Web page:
Business Aggregation Goes Digital

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As 2020 kicked off, online business aggregators began to get global attention from investors and media outlets alike. Businesses with concepts known as Amazon FBA aggregators continue to gain traction after the digital aggregation market reached USD 14 billion, according to Entrepreneur.

Professionals in this industry assert that digital aggregation is just getting started. If this is true, online competition will tighten between aggregators, ecommerce brands, and other companies that conduct business virtually.

Navigating the Current Business Environment

During the pandemic, ecommerce boomed. Everything from shopping and communication, to school and work–all had to be done in a virtual environment. During this time, aggregators like Berlin Brands Group and Razor Group bought up ecommerce businesses–very commonly these were Amazon sellers. This strategy proved to be well-informed–41% of all US ecommerce sales occurred via Amazon in 2021.

With each acquisition, these aggregators furthered a greater strategy to simultaneously grow their brand quiver. The success of this business model kept investors’ money flowing to other aggregators as well. 

As ecommerce aggregators like Thrasio purchased profitable companies with already-cultivated customers, other aggregators materialized. Businesses known as “digital demand aggregators” pushed a differentiated business model with goals to acquire, maintain, and grow content websites. For these firms, the most appetizing sites on the shopping list garner a large amount of organic search. The aggregators soon found that by purchasing these types of assets from content creators, they could further develop a site’s brand as well as its income avenues.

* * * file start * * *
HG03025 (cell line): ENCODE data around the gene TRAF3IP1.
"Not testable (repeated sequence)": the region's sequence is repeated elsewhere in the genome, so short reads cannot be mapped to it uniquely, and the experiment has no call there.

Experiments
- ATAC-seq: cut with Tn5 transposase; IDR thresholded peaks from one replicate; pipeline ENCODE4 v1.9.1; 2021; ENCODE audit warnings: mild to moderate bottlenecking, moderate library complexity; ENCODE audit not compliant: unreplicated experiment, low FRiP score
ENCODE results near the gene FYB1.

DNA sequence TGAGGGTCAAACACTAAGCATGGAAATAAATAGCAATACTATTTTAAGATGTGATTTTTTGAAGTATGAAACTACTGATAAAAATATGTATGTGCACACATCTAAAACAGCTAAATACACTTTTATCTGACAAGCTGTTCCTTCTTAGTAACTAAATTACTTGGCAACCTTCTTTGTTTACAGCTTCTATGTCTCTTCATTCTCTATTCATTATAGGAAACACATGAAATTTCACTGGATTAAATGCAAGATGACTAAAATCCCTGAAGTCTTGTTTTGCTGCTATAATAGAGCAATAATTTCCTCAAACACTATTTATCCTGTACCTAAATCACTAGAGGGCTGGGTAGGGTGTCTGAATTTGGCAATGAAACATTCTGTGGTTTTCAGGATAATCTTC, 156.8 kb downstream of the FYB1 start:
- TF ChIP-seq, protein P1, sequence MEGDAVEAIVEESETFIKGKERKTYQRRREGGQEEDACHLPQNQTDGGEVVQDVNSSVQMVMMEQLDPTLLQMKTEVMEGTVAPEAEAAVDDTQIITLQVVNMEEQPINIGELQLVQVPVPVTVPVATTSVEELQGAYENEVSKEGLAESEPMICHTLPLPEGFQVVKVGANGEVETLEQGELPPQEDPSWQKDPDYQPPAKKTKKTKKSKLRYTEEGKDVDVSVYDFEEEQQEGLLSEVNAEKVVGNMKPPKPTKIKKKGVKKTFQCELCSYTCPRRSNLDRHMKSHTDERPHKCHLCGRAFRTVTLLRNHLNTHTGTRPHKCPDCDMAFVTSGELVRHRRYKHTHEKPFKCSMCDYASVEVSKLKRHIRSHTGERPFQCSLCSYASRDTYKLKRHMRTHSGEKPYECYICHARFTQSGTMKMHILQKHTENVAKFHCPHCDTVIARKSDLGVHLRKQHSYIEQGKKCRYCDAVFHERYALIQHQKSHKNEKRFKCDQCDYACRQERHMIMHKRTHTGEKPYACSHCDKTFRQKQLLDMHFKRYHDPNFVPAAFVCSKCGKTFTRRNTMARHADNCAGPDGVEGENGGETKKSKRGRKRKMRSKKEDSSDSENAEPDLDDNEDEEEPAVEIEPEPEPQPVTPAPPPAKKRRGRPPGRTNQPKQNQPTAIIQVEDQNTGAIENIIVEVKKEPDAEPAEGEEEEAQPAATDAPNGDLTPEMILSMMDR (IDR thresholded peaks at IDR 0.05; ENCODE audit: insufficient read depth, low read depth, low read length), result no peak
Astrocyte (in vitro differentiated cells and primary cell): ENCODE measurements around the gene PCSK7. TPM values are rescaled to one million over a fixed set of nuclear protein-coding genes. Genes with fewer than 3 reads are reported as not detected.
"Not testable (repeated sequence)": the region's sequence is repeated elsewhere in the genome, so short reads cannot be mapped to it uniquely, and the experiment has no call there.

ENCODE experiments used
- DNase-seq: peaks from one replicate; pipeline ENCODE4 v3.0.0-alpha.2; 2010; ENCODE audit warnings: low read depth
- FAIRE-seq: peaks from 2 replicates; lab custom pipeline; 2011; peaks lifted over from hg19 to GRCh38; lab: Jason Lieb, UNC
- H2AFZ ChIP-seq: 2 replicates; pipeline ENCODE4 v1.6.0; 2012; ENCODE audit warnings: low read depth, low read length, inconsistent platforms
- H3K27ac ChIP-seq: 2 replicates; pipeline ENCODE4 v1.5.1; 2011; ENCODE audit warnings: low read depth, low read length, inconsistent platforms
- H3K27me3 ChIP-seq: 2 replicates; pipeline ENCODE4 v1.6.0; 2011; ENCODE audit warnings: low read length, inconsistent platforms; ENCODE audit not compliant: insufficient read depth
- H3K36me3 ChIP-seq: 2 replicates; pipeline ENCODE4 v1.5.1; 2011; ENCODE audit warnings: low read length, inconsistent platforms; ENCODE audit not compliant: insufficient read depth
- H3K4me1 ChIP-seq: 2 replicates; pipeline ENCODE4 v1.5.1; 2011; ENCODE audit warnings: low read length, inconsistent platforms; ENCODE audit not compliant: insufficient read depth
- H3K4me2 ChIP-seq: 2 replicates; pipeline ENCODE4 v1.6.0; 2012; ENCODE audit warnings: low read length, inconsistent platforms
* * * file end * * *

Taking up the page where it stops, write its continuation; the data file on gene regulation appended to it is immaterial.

During this digital aggregation boom, one startup team known as TreasureHunter emerged inside this “business roll-up” market. With a similar aggregator concept, this team also found a way to contrast themselves from the Amazon FBA aggregators.

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In particular, TreasureHunter’s team had goals to buy digital equity in online communities that supposedly influenced ecommerce. Now, a year after startup, the TreasureHunter team has purchased content websites in various categories from entrepreneurial asset owners who are experts in their respective niche(s). What’s more, they’ve set out on a path that has and will continue to carve a different path than the aggregators that came before them.

“With TreasureHunter, we want to revolutionize the digital content segment and give small websites and blogs the exact tools, resources, and partners we could have only dreamed of back when we established our first blogs in 2013,” said Benjamin Schardt the Co-Founder & Co-CEO of TreasureHunter who started his entrepreneurial experience with his own blog.

Virtual Business Aggregation

For years, it’s been a basic business practice for large corporations to buy-up or “roll-up” smaller entities. Yet, the post-pandemic business climate has produced several large digital business aggregators in one short span of time.